Where do emotions come from?

Theories of the mind can be regulatory and incorporate normative models that are used to evaluate and control.  So while theories of mind are not necessarily directly a topic of feminist inquiry, they certainly are indirectly.

The following, I have to say, is a pretty unexpected theory of emotion, at least from my point of view.  The idea is that emotions have to do with the control of sensory input.  Fear makes one much more capable of picking up cues in the environment, while disgust dampens down sensory input.

Add to this the fact that emotions are very easily shared – the sight of a frightened person can arouse fear in the viewer – and one has the interesting hypothesis that groups sharing an emotional reaction are also sharing changes in sensory experience.

 
Abstract from:  Nature Neuroscience
Published online: 15 June 2008 | 

Expressing fear enhances sensory acquisition

Joshua M Susskind, Daniel H Lee, Andrée Cusi, Roman Feiman, Wojtek Grabski & Adam K Anderson

 


It has been proposed that facial expression production originates in sensory regulation. Here we demonstrate that facial expressions of fear are configured to enhance sensory acquisition … when subjects posed expressions of fear, they had a subjectively larger visual field, faster eye movements during target localization and an increase in nasal volume and air velocity during inspiration. The opposite pattern was found for disgust. Fear may therefore work to enhance perception, whereas disgust dampens it. These convergent results provide support for the Darwinian hypothesis that facial expressions are not arbitrary configurations for social communication, but rather, expressions may have originated in altering the sensory interface with the physical world.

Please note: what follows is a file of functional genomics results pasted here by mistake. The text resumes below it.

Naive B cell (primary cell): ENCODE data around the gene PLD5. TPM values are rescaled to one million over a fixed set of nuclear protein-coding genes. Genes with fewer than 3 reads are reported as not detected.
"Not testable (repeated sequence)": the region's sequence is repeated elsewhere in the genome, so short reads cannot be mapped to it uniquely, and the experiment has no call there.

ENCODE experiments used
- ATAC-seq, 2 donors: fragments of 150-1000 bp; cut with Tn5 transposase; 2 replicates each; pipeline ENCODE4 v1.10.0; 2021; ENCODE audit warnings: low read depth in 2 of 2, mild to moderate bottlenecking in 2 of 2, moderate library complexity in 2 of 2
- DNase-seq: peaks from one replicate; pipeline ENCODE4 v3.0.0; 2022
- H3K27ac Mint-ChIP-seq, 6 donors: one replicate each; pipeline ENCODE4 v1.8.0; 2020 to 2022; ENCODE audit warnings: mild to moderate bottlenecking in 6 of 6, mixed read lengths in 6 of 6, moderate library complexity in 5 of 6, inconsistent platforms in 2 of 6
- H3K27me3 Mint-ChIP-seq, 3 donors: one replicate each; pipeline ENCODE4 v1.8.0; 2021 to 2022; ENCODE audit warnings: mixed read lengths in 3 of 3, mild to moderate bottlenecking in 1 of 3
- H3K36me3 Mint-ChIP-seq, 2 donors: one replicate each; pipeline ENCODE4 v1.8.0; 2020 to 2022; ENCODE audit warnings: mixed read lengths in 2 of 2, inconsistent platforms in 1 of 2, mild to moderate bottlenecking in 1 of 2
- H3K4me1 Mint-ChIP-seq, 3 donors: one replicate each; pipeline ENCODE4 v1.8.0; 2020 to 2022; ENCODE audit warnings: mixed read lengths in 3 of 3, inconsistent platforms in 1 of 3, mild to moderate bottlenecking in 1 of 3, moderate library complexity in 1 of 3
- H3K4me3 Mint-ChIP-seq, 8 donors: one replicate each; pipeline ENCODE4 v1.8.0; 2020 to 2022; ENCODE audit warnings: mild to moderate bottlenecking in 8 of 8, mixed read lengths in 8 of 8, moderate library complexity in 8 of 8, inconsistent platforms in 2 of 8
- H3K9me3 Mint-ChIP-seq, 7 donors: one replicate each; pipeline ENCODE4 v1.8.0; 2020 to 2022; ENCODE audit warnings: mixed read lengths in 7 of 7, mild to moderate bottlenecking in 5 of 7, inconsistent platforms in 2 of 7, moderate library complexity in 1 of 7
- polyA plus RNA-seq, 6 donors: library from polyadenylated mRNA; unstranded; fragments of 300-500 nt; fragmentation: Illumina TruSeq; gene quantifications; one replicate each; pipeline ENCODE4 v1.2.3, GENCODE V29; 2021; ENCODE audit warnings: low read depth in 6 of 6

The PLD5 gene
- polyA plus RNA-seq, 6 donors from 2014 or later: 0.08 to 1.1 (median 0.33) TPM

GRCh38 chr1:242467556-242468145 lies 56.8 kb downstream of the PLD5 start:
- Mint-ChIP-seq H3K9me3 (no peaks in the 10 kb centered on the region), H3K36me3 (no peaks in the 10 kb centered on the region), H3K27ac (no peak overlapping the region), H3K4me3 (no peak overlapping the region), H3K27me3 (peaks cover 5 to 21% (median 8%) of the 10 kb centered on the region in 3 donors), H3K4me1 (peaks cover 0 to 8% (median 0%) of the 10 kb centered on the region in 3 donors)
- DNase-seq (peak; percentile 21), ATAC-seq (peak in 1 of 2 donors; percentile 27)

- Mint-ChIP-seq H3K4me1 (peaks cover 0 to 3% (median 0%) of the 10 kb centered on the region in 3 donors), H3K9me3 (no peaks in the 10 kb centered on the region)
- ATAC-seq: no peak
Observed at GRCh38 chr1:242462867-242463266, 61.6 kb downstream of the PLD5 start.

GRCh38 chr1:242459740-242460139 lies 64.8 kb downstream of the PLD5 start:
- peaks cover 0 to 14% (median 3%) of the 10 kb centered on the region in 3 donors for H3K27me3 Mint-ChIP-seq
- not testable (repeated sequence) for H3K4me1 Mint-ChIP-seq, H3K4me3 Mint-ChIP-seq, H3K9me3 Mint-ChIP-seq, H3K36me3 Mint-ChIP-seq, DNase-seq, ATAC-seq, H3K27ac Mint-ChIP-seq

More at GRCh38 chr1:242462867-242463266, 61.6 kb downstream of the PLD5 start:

The authors are in the dept of psychology at the University of Toronto. The publication that has accepted the paper is about as good as one can get.

5 thoughts on “Where do emotions come from?

  1. I should add: the authors’ proposal is that emotions have to do with sensory regulation rather than being conventional items in social communication.

    They aren’t going to deny, one hopes, that emotions are awfully good at getting one to take appropriate actions. On their hypothesis, there should be some connection between actions and the sensory experience.

  2. So do emotions heighten the senses, or are emotions intensified by sensory experiences?

    Megan E. Boris

  3. I think the general lesson is that emotions result in changed sensory experience. With some you get more input and with others less. And, of course, what you experience may also change your emotions.

  4. Note, this is just about emotional *expressions* affecting sensory input, not the emotions themselves directly affecting the senses.

  5. Anonymous: interesting comment. I think the distinction is compatible with the research. Not all theories of emotion, however, draw a sharp distinction between emotions and their expression.

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